An attempt to deport the applicant in October 2015 was unsuccessful, because the applicant did not possess a valid passport. In December 2015 he was granted a temporary permit to stay pending asylum proceedings. There is no information about the current state of these proceedings.
Complaints, procedure and composition of the Court
Relying on Article 8, Mr C. complained about his about the expulsion decision, maintaining that it constituted an interference with his private and family life.
The application was lodged with the European Court of Human Rights on 5 April 2016.
Judgment was given by a Committee of three judges, composed as follows:
- André Potocki (France), President,
- Angelika Nußberger (Germany),
- Carlo Ranzoni (Liechtenstein),
- and also Milan Blaško, Deputy Section Registrar.
Decision of the Court
The Court considered that while Mr C.’s expulsion amounted to an interference with his family life, as he enjoyed a relationship with his daughter, that interference had been necessary in a democratic society, namely in the interest of public safety and for the prevention of disorder or crime.
The Court observed in particular that the applicant was convicted of a large number of serious drug related criminal offences between 1996 and 2010. The nature and the gravity of the offences, as well as the fact that Mr C. committed at least a substantial part of his offences as a criminally responsible adult, ruled out their assessment as mere examples of juvenile delinquency. It also had to be taken into account that he continued to commit criminal offences even though his expulsion had already been ordered for the first time in 2002.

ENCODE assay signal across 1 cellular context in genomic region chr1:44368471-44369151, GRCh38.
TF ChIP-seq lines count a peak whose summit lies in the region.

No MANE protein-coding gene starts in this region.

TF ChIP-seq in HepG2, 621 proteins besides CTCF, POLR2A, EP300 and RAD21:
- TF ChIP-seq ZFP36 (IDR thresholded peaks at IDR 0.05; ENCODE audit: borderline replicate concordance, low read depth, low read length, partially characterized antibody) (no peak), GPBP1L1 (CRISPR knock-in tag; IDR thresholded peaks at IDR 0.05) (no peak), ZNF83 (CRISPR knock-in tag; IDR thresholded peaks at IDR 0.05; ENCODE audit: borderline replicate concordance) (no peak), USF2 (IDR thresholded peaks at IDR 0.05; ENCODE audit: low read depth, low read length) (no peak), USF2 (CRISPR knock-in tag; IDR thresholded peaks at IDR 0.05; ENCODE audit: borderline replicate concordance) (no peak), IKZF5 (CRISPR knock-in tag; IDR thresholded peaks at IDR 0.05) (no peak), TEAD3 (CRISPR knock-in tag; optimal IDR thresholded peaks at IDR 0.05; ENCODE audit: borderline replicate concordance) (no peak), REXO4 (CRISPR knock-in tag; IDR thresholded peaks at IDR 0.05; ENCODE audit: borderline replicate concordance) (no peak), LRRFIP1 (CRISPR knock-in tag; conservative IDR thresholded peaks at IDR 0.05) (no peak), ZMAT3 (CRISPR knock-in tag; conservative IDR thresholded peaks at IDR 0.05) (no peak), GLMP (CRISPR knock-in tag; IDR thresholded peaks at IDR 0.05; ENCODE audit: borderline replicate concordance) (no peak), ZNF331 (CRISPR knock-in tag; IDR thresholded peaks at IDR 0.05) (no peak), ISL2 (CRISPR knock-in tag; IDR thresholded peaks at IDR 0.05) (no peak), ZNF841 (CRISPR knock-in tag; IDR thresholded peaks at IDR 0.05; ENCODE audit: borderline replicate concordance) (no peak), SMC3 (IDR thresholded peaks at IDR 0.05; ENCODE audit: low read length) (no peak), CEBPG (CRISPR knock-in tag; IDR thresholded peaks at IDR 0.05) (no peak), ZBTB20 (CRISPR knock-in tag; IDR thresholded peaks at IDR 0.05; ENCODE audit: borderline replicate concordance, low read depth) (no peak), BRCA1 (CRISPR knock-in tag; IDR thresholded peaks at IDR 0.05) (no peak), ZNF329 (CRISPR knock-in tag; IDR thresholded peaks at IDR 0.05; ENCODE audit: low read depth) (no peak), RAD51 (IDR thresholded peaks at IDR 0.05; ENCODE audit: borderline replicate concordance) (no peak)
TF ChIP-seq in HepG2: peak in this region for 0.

The applicant’s conduct since 2009, which included his completion of secondary education and the tackling of his psychological problems, did not warrant the conclusion that there were no longer risks of his reoffending.
As regards his family situation, the Court noted that he was not living with his daughter, and that he had only done so for a brief period of about two months between the daughter’s birth in September 2009 and his arrest in November 2009. It also noted that Mr C. had strong ties to Germany, being born and having lived all his life there, but still lacked sustainable integration, in particular with regard to the absence of vocational training. The Court concurred with the domestic courts’ assessment that the applicant had solid social, cultural and family ties with Turkey given that he had a good command of the language and that he was familiar with Turkish living conditions, even though he had visited Turkey only twice, as a child. Lastly, the Court acknowledged that he suffered from trauma stemming from the fact that his father murdered his mother, but considered that he had failed to substantiate his claim that he could not continue treatment in Turkey and that the expulsion would significantly increase the risk of further trauma.
Therefore, having regard to the gravity of the drug-related criminal offences committed by Mr C., and considering the sovereignty of member States to control the residence of aliens on their territory, the Court found that the interference was supported by relevant and sufficient reasons.
The Court concluded that there had been no violation of Article 8 concerning Mr C.’s expulsion.
Press Release ECHR 443 20/12/2018 – C. v. Germany (application no. 18706/16)